Black Hawk Middle School was recognized for the third year running as a Wisconsin School of Recognition by the Department of Public Instruction.
Wisconsin School of Recognition awards go to top performing schools that have high numbers of students who qualify for the free and reduced-price school lunch program.
Madison has had as many as seven schools recognized in 2005 and no schools recognized in 2008 in the nine years the state has awarded schools as part of its accountability program under the federal No Child Left Behind law.
You have free articles remaining.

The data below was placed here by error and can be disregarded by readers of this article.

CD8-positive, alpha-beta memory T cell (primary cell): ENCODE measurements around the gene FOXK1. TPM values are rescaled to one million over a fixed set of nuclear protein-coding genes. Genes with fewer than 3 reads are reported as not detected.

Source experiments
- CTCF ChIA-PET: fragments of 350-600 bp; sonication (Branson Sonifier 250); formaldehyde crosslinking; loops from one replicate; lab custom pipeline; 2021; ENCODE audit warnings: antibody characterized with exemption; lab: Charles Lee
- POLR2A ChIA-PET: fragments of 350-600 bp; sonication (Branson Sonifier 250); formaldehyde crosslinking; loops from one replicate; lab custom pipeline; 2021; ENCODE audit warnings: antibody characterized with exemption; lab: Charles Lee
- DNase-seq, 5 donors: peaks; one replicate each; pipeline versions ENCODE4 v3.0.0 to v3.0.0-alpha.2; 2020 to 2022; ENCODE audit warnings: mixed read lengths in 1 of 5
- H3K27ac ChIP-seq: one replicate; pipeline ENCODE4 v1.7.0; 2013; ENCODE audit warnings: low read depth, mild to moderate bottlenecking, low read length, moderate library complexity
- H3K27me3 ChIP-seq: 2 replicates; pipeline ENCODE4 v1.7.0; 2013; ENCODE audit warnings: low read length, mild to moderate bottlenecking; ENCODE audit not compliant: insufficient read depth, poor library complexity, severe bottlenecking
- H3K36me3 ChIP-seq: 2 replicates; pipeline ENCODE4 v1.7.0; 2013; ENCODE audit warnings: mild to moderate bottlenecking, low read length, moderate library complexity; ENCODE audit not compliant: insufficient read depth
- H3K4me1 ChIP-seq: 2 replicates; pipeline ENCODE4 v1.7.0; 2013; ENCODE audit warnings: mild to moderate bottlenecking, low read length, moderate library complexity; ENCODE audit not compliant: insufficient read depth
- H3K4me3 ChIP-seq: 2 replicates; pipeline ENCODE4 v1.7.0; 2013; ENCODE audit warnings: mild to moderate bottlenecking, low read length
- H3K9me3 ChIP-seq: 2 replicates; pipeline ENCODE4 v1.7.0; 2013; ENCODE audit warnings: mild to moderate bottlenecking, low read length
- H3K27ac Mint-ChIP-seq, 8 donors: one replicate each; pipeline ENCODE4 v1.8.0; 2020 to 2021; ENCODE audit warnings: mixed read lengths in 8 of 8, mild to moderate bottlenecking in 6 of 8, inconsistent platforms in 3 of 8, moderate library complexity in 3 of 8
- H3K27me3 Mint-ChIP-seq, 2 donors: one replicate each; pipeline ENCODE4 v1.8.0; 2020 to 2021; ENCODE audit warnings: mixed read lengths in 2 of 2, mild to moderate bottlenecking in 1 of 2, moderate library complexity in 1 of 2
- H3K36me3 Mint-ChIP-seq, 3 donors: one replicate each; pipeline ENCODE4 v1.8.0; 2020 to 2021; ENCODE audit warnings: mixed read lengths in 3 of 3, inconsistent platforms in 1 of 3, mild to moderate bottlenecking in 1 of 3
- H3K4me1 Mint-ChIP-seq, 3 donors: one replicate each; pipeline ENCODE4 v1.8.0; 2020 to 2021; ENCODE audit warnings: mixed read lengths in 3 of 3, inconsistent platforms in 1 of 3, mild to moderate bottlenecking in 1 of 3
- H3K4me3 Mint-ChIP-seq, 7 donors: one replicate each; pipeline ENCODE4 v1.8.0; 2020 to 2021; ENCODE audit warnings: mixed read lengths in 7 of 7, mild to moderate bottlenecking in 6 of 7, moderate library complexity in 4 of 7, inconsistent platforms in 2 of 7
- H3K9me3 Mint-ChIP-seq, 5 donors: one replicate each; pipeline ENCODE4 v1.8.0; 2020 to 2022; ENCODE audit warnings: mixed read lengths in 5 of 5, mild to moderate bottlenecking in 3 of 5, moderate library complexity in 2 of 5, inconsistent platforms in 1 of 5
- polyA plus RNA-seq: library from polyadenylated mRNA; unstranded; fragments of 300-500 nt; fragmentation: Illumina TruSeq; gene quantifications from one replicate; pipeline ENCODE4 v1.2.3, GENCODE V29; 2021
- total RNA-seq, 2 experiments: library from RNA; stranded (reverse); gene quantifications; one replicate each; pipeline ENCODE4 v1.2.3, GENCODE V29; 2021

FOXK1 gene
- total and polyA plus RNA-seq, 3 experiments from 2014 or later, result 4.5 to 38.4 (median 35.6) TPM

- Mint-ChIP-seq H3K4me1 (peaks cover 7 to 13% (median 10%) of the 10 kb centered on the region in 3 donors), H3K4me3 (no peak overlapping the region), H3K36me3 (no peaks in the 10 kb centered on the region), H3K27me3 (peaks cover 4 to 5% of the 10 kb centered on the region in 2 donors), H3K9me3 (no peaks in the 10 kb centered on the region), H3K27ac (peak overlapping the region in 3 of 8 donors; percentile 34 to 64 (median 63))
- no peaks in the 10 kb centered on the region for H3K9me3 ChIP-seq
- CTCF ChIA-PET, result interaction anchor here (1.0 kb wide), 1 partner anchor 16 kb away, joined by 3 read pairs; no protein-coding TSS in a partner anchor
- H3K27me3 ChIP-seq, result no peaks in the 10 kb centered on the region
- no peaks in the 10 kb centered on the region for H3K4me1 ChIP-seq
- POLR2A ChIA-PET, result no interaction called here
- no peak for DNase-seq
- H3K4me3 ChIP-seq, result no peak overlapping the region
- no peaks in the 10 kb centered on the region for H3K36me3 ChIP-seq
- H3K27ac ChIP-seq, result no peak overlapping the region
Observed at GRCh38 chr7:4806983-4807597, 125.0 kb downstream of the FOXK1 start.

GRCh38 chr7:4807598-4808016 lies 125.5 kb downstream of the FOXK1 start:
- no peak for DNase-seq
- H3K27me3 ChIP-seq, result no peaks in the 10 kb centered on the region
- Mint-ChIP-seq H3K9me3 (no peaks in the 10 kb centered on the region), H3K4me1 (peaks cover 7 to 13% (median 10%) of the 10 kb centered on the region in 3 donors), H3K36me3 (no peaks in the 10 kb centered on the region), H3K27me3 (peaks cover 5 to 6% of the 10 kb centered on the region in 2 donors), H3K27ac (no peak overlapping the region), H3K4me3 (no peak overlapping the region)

Deputy Superintendent Sue Abplanalp said fewer schools received the distinction this year because the proficiency benchmarks under No Child Left Behind increased last year.
"We always want to have more Schools of Recognition," Abplanalp said.
DPI recognized 116 schools state-wide, down from the 138 in the 2009-10 school year and 182 in 2008-09.
Schools that received the award tested above average for schools of similarly sized districts, schools and poverty levels in state math and reading exams. Recipients also met yearly progress standards for the past two years and qualify for or receive Title I funding for schools with high numbers of economically disadvantaged children.
The recognition comes with a $5,000 grant from the federal Title I program that will be awarded at a ceremony Oct. 12 in the Capitol.